A feminist talking with a male acquaintance who expresses sympathy for her cause says, “You’re pretty smart for a man.” Does this remark raise eyebrows? I doubt it. She’s putting men down but also satirizing the stereotype of men as insensitive, macho types. Besides, men are so powerful already that no one needs to stick up for them. But again, what does the “for a” reveal about her expectations for men?

Conversely, if a white person says to a black woman “You’re really pretty,” is the “for a” implied? I was told it was politically incorrect to say “Obama is so articulate” because it implied “for a black man.” I was perplexed. In my mind I was comparing Obama to George W. Bush. No race imagined or implied.  I guess I could get in trouble if I said “You said that so well” to an Asian or Latino person, even if I meant the clarity of his or her reasoning, not the ability to speak English.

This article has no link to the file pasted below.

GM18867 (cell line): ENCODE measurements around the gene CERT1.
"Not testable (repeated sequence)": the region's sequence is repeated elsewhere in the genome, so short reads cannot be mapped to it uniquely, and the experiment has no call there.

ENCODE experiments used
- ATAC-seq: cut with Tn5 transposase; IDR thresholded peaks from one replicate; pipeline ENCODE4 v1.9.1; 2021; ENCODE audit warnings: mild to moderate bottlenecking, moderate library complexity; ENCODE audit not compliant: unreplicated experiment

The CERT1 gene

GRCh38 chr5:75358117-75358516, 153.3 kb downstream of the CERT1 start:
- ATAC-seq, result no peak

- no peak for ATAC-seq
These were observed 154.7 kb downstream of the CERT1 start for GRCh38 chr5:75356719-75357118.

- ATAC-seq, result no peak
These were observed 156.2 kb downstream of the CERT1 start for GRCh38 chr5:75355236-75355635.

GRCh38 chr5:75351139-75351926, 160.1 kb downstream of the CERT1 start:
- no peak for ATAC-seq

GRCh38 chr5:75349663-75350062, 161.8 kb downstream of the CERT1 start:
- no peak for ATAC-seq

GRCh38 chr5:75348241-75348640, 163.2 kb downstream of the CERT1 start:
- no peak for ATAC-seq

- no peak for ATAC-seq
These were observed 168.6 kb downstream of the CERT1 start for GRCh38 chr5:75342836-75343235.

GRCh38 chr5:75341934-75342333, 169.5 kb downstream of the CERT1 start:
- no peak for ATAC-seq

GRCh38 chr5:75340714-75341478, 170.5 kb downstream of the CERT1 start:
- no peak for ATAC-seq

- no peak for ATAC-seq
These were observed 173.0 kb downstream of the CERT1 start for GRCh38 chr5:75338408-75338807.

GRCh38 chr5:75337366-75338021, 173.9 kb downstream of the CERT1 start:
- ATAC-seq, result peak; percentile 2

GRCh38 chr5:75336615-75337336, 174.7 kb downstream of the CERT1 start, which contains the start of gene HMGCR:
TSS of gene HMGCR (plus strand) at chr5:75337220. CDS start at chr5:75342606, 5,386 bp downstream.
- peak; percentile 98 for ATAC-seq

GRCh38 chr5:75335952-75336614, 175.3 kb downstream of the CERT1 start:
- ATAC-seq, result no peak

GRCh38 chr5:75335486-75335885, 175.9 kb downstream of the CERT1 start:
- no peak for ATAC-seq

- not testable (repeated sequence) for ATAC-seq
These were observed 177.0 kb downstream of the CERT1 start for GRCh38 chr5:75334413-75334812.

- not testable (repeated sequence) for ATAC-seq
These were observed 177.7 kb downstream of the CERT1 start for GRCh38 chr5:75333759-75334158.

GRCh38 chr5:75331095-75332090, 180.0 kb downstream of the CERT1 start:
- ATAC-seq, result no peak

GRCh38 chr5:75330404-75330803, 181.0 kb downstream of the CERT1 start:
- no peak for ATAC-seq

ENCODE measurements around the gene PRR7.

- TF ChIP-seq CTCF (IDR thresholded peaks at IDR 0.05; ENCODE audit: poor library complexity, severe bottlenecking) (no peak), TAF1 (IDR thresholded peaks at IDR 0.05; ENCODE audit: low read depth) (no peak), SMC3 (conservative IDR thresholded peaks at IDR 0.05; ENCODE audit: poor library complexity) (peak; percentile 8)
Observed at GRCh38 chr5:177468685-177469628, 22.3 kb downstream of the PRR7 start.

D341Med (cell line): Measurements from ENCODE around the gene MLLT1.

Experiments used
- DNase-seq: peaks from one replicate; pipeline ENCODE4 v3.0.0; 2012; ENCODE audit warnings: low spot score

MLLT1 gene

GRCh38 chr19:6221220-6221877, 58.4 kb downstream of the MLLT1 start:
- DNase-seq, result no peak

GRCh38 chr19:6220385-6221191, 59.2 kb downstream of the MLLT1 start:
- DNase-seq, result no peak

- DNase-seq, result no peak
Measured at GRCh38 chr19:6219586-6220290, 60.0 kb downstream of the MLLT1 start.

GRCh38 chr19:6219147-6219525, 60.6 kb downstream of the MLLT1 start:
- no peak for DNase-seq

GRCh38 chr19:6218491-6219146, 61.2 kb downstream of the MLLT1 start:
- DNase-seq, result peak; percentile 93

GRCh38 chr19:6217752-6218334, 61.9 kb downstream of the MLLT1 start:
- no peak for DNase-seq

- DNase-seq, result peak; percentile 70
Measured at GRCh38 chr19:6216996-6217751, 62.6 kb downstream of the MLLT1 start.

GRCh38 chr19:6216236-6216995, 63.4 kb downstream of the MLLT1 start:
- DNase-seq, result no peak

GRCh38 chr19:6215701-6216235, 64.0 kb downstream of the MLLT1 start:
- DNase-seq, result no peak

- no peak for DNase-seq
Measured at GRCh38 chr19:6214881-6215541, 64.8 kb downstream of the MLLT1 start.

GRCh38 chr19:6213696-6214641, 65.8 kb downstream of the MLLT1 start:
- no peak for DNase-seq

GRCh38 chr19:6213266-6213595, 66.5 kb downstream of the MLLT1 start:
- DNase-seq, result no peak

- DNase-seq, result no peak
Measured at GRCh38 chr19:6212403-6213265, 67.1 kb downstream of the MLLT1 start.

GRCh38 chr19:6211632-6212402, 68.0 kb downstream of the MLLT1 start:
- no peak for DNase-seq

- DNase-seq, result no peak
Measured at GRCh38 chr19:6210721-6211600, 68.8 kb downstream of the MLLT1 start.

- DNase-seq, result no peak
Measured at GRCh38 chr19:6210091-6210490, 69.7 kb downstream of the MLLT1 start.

It’s hard to think of a compliment that isn’t really a judgment, a comparison to a group or norm. “You sing beautifully” implies better than others.  It’s unfortunate if someone hears an unintended and limiting “for a” in that compliment, but such is the burden of our history of discrimination.   Certainly we can and should stop using “for a” aloud. The goal, if we are ever to achieve a post-racial society, is for all of us to stop thinking it.

How Are Stereotypes Perpetuated?

How are stereotypes perpetuated, especially among children? This question came to me while I was watching “American Promise” on PBS’s POV . The documentary follows two middle-class, African-American boys from New York City whose parents enroll them at The Dalton School, a prestigious private (and mostly white) school. It turns out that African-American males have difficulty at Dalton, so a group of black parents gather to discuss the problem. A father notes that both white and black parents have the same issueskids forgetting homework and losing thingsbut he says that blacks have an extra burden in this country. Speaking about the boys, he says, “The struggle they’re going to have to face in reality is the way that people look at them and fear them when they see them because everyday you’re inundated with this marketing that a dark black face is dangerous, so watch out.”